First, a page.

Finding My Blogging Voice…and Making it Look Good

Over the course of this semester I’ve really worked on finding my blogging voice. I started off writing in a more formal tone, using descriptive vocabulary and long, complex sentences. Then I experimented with a super informal, conversational voice. Neither seemed that natural. And, now in writing this at the end of the semester, I think that sounding natural and genuine is the essence of a good blog post; I’ve started to embrace the idea that it’s all about being “in the moment,” and I think that this medium of writing is best suited to capturing what the writer is thinking now. It’s well adapted for spilling your thoughts. That’s not say that a good blog post has to be a stream-of-consciousness jumble of text or ramble. It can be organized and thoughtful. But it’s a reflection of your thoughts in your voice – you don’t have to mold it to someone else’s standards.

This paragraph might seem slightly unrelated, but it’s late and I have another thought about blogging and just writing in general on my mind. It might be just me, but do the aesthetics of a writing ever affect the content of what you are saying? Like, for example, does the fact that this blog’s font is Georgia ever cause you to write a certain way? It does for me. I think it actually helps a lot because it looks really clean and professional. Kind of like how I’ll definitely write better if I have a sharp pencil versus a dull one. I don’t know, maybe I’m just a very visual person. But the aesthetics really matter to me, and making writing look aesthetically pleasing also does a lot for the content that I end up writing.


I think my writing process is different than a lot of people’s: I tend to have a short attention span, so I’ll typically start writing something, get tired of it, and then come back to it later. The thing is, every time I do this I usually have to re-read and revise it, which takes a while (I just caught myself doing this right now). Also this strategy allows for a lot of procrastination: I’ll start a bunch of things but then put off finishing them. If I have enough time, this usually means that the final product is polished, but if I don’t because there’s a deadline and I’ve taken too many breaks, I’ll often have to rush the ending to finish on time.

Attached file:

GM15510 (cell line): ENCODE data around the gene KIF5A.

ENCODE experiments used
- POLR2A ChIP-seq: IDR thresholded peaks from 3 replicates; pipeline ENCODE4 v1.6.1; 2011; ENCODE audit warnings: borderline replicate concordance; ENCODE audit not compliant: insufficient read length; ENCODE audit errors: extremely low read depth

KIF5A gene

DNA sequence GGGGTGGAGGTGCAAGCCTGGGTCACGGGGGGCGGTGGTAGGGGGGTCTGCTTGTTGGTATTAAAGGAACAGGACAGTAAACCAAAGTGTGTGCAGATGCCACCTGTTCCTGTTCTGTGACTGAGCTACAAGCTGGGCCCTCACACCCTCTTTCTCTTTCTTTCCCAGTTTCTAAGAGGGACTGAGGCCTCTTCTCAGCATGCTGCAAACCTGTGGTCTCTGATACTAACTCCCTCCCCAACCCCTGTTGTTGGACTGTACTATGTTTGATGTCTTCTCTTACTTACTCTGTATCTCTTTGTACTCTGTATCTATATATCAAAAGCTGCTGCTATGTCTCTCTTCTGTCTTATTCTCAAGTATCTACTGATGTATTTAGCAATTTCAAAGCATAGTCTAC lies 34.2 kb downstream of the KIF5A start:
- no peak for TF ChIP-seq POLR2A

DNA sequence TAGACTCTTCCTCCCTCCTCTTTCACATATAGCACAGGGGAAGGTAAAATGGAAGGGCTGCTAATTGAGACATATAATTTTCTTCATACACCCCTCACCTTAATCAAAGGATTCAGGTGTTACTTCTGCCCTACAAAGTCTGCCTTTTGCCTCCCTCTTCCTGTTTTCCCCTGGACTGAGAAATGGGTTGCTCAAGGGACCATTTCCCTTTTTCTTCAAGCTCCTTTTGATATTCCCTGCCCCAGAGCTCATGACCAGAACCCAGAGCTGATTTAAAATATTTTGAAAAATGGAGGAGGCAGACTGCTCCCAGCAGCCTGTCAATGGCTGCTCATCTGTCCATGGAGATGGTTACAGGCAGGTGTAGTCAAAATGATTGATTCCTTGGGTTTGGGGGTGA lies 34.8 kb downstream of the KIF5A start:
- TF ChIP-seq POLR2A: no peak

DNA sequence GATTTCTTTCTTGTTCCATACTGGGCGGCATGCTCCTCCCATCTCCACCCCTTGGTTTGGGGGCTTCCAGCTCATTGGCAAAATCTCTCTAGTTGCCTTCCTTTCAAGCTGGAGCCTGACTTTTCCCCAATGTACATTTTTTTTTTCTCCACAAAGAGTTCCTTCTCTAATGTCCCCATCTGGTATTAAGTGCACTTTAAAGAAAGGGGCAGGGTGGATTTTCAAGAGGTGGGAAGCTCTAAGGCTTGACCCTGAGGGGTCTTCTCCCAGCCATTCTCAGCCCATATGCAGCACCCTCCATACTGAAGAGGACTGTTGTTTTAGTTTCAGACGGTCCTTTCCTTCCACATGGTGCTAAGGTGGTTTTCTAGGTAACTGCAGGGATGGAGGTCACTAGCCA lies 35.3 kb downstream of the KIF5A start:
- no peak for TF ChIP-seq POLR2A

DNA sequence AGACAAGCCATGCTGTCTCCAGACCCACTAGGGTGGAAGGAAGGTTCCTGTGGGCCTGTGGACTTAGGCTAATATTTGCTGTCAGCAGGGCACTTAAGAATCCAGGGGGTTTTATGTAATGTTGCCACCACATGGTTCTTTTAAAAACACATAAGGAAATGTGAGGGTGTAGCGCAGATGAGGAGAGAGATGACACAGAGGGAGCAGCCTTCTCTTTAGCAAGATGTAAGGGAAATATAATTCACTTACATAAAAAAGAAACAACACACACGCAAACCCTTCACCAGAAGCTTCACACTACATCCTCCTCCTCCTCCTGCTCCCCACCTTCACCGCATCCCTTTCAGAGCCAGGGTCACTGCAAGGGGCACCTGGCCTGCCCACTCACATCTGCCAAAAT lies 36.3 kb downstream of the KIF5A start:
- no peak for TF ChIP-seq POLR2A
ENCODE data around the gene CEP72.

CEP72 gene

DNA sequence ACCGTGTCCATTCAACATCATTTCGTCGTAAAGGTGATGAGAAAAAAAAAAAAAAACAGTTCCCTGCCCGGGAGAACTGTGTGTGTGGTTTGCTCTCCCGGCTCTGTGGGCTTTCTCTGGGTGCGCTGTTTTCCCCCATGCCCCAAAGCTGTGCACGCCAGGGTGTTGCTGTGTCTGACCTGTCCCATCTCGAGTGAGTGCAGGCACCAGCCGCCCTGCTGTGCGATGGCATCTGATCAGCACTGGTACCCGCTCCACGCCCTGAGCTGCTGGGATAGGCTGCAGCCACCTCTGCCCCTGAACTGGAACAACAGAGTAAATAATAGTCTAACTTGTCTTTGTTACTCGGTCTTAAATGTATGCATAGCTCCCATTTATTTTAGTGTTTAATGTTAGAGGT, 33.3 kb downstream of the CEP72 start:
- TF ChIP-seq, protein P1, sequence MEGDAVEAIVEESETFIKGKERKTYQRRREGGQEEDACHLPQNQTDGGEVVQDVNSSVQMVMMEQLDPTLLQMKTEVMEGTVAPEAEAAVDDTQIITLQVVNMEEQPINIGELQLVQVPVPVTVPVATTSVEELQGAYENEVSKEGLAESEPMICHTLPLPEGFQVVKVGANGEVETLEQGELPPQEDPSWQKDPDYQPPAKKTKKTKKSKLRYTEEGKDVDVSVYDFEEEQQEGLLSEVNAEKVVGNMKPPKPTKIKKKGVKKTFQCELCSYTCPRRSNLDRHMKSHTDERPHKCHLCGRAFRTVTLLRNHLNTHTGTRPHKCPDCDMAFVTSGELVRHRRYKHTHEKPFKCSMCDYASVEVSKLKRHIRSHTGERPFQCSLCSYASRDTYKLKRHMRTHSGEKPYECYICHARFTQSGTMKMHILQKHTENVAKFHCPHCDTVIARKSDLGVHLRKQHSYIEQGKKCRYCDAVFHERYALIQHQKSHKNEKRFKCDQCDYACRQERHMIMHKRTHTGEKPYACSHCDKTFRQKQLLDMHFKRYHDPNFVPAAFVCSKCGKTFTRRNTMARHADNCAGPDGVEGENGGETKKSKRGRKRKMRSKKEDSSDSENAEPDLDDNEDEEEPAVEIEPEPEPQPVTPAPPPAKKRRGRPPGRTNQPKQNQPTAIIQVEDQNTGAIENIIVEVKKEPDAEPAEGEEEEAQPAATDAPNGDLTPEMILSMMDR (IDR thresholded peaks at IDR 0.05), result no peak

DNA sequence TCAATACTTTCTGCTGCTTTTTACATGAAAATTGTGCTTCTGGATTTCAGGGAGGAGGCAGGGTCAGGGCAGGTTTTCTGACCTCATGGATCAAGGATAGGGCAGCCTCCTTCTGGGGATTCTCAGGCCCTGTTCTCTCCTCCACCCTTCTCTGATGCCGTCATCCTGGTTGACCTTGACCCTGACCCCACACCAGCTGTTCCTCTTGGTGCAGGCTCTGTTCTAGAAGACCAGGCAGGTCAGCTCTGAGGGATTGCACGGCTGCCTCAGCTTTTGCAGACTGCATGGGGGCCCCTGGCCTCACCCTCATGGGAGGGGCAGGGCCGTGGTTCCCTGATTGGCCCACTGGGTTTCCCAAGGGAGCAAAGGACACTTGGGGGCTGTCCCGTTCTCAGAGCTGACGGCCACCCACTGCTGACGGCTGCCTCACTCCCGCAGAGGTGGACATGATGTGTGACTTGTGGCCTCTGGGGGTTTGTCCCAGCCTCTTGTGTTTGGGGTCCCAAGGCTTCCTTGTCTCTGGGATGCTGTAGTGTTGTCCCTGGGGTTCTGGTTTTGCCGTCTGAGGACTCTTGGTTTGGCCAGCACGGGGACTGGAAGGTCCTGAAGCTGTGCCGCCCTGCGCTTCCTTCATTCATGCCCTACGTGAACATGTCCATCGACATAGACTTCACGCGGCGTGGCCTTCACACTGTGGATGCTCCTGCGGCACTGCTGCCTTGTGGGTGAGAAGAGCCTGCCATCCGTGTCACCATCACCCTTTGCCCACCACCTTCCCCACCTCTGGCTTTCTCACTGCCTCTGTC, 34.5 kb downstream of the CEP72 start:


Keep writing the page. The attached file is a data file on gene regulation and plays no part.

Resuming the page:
My compulsion with revision probably stems from the fact that I hate releasing something publicly that may have mistakes in it. I want it to be my best work. But as I’ve gone through school, and especially college, I’ve realized that this is definitely a balancing act – at some point you just need to be done and move on. I think I’ve gotten better at this, and honestly some of my most fluid writing is stuff that I’ve written quickly with few breaks and less full revisions. At the same time I think there’s also positives to constantly revising as you write. It obviously curbs grammar and diction mistakes, but more importantly it helps bigger ideas stay connected and on topic. Plus, when I do go to actually give someone a draft, there is usually less work to be done on the reviser’s end.

This semester, being busier and having more responsibilities than I ever have before, I’ve really been faced with how to revise when time is a limiting factor. I think the most important strategy I’ve learned takes place before the revision process even starts: planning. If you can map out the general ideas that you want to present, whether on paper or just mentally, the revision work will be a lot lighter and more time can be spent generating new content. Revision will always be important, especially as a way for other’s to share their ideas about your work, but it can be less of a burden and more effective if you know exactly what you’re trying to communicate.

Admitting Defeat And Starting Anew